Lenovo is Using AMD PSB to Vendor Lock AMD CPUs

  • Thread starter Patrick Kennedy
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alex_stief

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May 31, 2016
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ELI5: what is the actual security benefit from locking CPUs to a certain vendor?
These articles really pound on that aspect, but I haven't seen an explanation that I can understand.
 

DavidRa

Infrastructure Architect
Aug 3, 2015
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Central Coast of NSW
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There's honestly no benefit that I see here in forcing a CPU to be used only with a specific vendor platform. The CPU doesn't have any storage so it's not like you would be able to exfiltrate data. Putting it in another motherboard only enables the other motherboard - it doesn't break security on the original server.

About the only thing it seems to do is enforce wasting a CPU if the underlying machine dies - you won't be able to transplant it into another board/server/workstation unless it's the same vendor. Absolutely pathetic behaviour IMO. Blocks ebay sales and the like.

Unless... OK I just thought of something while writing the above paragraphs.

What if the CPU effectively contains the TPM? That would mean you could pull a CPU and use it to unlock BitLocker or similar on a completely different board. It's still pants-on-head stupid, but it's the only scenario I can conceive at the moment (it enables stealing data by stealing the CPU and disk, and assumes you don't have a Lenovo to transplant into).
 

NablaSquaredG

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Aug 17, 2020
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Isn't the general rule of thumb anyway:

If an attacker has physical access to your machine, you've lost no matter what?
 

Evan

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Jan 6, 2016
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If you lock the CPU to the system then somebody can’t after delivery replace the CPU with a back door built in, seems though such a small risk that I can’t see the justification. I think it’s just vendors trying to control quality and ensure market for their own branded parts.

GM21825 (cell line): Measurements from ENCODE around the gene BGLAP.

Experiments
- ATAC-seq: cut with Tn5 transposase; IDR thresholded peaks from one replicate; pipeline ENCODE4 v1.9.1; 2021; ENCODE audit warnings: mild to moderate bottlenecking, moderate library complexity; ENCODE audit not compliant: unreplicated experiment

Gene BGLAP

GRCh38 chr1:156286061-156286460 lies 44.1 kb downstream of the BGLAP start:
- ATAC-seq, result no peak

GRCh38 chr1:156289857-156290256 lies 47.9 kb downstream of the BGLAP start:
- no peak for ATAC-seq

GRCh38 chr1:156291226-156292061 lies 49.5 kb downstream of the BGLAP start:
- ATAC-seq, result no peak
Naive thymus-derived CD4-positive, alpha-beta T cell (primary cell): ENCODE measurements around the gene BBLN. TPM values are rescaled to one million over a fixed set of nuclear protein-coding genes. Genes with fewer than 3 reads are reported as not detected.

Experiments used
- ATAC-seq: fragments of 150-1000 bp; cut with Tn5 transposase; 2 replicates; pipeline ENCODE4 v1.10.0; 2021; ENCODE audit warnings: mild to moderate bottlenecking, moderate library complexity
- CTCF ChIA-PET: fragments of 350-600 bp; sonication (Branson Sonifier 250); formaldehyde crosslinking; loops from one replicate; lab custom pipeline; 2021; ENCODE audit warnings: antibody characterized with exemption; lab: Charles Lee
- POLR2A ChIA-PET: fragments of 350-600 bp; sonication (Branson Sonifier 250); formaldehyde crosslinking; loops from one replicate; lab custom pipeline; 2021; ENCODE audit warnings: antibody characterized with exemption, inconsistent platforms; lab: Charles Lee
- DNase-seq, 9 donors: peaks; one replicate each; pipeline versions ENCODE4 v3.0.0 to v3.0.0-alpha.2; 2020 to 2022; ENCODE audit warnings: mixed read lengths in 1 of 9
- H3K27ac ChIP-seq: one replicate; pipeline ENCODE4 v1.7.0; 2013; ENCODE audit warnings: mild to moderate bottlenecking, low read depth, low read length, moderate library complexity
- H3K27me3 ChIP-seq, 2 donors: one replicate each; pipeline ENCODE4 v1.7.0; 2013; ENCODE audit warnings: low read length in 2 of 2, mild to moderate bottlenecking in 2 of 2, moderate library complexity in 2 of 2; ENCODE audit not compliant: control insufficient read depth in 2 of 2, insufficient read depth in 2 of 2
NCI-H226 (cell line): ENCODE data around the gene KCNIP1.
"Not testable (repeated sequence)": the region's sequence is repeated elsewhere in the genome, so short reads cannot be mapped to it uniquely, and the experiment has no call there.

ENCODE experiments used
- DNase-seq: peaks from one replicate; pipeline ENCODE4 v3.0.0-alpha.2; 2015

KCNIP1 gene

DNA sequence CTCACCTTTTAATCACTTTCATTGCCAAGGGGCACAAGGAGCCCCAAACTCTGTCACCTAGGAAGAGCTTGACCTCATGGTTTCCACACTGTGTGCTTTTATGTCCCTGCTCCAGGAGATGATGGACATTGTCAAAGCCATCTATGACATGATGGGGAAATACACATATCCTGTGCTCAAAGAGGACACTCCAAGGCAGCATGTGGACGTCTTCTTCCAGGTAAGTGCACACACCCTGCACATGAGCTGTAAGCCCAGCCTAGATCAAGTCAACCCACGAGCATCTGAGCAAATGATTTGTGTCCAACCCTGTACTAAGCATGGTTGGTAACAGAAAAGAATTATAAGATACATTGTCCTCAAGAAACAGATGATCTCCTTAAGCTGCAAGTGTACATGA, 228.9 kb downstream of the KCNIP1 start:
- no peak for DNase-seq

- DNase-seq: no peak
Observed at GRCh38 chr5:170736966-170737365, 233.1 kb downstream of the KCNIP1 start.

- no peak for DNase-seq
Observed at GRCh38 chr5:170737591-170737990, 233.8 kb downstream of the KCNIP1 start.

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NablaSquaredG

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Aug 17, 2020
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No, that doesn't work...
The CPU is locked to a specific vendor, but you can always drop new CPUs into the board which are then again fused to the specific vendor.

There might be additional security features that lock a board to a specific CPU, but vendor locking feature from the article just locks a CPU to the vendor.
 

alex_stief

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May 31, 2016
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Just to be clear, this wasn't some shady attempt to get a statement out of someone, just to dunk on it immediately. I would genuinely like to know what the security benefit is.

To quote the article:
The benefit of a hardware root of trust will make sense to many of our readers
Judging by the responses so far, the benefit is not as obvious as the article claims. So some clarification might be needed @Patrick
 

NablaSquaredG

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Aug 17, 2020
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IMHO, this whole PSB vendor locking thing only fixes one attack vector:
Modified / malicious UEFI / BIOS / Firmware.
If the UEFI / BIOS / Firmware is not signed by the vendor, a vendor locked CPU will refuse to boot, whereas a non vendor locked CPU would happily work.

It does not protect against malicious CPUs, as the CPU gets locked to the BIOS / vendor, not vice-versa.

If an attacker manages to put a modified BIOS on to your server, you've got other issues to worry about.
 

kapone

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May 23, 2015
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The only reaction to these kinds of situations, that makes sense is...

facepalm-head.jpg